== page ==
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BAD NEWS: Experts Expect Another Destructive Hurricane Season: ‘A Repeat of 2017’

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MIAMI — A scientist with Global Weather Oscillations is predicting the 2018 Atlantic hurricane season to be “somewhat of a repeat of 2017,” claiming this year will bring more devastating storms.

According to GWO, a storm prediction company, this year’s Atlantic hurricane season may be just as destructive — or even more destructive — than the 2017 season, which ended with 17 named storms and six major hurricanes.

In 2017, GWO predicted 16 named storms, eight hurricanes and four major hurricanes.

Professor David Dilley, senior research and prediction scientist for GWO, predicts that 2018 will be “somewhat of a repeat of 2017,” but some hurricane landfalls will occur in different locations this year.

Dilley anticipates 16 named storms, eight hurricanes and four major hurricanes. He also predicts four of the hurricanes have potential for U.S. landfall — with two likely being “major impact storms.”

“Some United States zones and the Caribbean Islands are currently in their strongest hurricane landfall cycle in 40 to 70 years,” Dilley said in a statement.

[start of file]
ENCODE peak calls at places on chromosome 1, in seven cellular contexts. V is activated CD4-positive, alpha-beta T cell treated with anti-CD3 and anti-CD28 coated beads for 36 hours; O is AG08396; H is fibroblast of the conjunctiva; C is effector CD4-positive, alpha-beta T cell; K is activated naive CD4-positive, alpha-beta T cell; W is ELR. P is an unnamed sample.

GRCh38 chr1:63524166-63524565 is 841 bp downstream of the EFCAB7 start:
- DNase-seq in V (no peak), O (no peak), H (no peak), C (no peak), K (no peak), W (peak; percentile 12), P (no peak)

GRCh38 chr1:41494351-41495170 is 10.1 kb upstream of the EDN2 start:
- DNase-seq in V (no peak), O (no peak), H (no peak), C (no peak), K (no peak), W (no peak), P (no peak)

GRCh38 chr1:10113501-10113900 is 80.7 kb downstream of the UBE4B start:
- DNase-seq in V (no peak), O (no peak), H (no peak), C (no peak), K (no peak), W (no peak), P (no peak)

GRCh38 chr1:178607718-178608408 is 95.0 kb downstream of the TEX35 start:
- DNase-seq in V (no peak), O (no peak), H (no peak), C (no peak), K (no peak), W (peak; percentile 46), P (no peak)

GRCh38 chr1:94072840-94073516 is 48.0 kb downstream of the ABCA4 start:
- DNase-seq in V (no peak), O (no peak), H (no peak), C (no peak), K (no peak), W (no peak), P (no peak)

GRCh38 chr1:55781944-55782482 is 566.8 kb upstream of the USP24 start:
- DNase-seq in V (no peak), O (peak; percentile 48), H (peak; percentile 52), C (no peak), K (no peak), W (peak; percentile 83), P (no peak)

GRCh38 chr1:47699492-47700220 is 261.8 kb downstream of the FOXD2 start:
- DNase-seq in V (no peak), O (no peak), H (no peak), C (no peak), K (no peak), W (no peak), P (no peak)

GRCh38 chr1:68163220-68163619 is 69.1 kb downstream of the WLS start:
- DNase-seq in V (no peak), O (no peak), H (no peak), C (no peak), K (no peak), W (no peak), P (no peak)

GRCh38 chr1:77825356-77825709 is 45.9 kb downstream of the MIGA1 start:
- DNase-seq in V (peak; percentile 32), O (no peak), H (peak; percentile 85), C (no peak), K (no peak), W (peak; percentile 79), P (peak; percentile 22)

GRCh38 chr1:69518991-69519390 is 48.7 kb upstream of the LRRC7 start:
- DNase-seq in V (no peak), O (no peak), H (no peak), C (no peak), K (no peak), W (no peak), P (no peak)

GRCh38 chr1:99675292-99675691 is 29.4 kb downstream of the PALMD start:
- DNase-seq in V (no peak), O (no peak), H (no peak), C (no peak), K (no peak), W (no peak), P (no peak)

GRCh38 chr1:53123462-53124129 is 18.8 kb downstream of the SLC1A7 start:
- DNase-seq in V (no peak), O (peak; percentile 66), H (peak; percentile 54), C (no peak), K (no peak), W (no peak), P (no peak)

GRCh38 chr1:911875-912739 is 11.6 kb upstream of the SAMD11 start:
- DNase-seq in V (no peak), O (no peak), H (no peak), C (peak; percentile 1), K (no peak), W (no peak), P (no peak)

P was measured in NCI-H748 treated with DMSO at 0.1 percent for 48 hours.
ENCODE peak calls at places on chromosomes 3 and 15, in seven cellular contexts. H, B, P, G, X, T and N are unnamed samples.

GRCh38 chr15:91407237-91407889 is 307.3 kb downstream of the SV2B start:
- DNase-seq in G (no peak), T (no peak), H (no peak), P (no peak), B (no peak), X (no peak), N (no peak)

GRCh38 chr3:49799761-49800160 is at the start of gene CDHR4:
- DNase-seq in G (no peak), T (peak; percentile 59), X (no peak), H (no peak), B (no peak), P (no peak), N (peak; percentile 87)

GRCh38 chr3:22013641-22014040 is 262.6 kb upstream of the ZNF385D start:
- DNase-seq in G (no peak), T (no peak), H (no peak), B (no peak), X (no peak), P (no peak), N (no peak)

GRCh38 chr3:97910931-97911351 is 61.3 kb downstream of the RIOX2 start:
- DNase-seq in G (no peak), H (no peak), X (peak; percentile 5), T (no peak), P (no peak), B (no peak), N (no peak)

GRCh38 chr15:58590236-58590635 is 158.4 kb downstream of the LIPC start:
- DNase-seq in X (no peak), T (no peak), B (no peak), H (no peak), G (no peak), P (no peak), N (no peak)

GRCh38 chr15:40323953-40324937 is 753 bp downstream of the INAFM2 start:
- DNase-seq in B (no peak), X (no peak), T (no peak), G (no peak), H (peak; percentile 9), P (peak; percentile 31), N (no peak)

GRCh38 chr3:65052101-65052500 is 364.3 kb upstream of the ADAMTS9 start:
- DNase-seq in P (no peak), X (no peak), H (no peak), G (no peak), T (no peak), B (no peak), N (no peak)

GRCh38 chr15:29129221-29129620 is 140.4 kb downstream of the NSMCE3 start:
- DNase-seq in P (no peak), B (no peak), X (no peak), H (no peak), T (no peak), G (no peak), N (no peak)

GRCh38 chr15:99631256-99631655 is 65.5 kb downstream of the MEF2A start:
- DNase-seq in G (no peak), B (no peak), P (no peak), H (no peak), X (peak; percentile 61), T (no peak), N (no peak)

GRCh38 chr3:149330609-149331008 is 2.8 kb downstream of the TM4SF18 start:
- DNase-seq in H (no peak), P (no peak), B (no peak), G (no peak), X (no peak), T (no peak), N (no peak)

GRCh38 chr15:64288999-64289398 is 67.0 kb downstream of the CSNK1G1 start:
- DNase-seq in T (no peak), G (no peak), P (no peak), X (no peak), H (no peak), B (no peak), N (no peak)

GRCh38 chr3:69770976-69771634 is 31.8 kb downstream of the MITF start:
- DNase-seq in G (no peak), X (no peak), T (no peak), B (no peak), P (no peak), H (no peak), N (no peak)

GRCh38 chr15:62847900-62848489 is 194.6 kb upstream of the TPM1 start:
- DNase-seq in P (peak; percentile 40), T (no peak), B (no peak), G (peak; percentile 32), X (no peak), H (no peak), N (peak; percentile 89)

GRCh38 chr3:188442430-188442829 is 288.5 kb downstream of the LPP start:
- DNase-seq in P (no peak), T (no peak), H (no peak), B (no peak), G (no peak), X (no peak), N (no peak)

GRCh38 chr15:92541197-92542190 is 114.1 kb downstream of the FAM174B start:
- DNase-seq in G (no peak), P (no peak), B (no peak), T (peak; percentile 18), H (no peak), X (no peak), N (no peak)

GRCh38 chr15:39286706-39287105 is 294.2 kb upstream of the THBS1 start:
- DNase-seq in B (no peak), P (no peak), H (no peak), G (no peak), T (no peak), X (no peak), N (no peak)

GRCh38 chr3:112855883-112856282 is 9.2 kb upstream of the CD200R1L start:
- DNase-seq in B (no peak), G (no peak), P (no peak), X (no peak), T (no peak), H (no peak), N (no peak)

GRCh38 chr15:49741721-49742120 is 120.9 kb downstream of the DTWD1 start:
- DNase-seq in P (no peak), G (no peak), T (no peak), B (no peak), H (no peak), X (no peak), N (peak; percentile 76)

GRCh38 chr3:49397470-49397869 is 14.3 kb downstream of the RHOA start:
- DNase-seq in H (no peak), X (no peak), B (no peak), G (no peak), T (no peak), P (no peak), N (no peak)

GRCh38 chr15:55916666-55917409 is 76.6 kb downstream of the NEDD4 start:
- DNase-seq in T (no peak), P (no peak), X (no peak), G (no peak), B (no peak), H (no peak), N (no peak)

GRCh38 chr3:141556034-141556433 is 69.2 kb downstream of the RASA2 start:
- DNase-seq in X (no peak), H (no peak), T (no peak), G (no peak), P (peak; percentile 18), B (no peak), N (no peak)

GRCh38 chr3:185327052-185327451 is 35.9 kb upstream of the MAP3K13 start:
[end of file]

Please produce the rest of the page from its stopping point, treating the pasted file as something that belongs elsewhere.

Dilley says the reason for another disastrous hurricane season has to do with ocean water temperatures. He explains how the temperatures continue to run warmer than normal across most of the Atlantic, especially in the Caribbean region and the Atlantic near the U.S.

“This is very similar to the ocean temperatures of last year, and this will again be conducive for tropical storms and/or hurricanes forming and/or strengthening near the Lesser Antilles and close to the United States,” he added.

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The Author

John McCarthy

John McCarthy

John McCarthy is primarily known for his investigative reporting on the U.S. Virgin Islands. A series of reports beginning in the 1990's revealed that there was everything from coliform bacteria to Cryptosporidium in locally-bottled St. Croix drinking water, according to a then-unpublished University of the Virgin Islands sampling. Another report, following Hurricane Hugo in 1989, cited a Federal Emergency Management Agency (FEMA) confidential overview that said that over 40 percent of the U.S. Virgin Islands public lives below the poverty line. The Virgin Islands Free Press is the only Caribbean news source to regularly incorporate the findings of U.S. Freedom of Information Act requests. John's articles have appeared in the BVI Beacon, St. Croix Avis, San Juan Star and Virgin Islands Daily News. He is the former news director of WSVI-TV Channel 8 on St. Croix.

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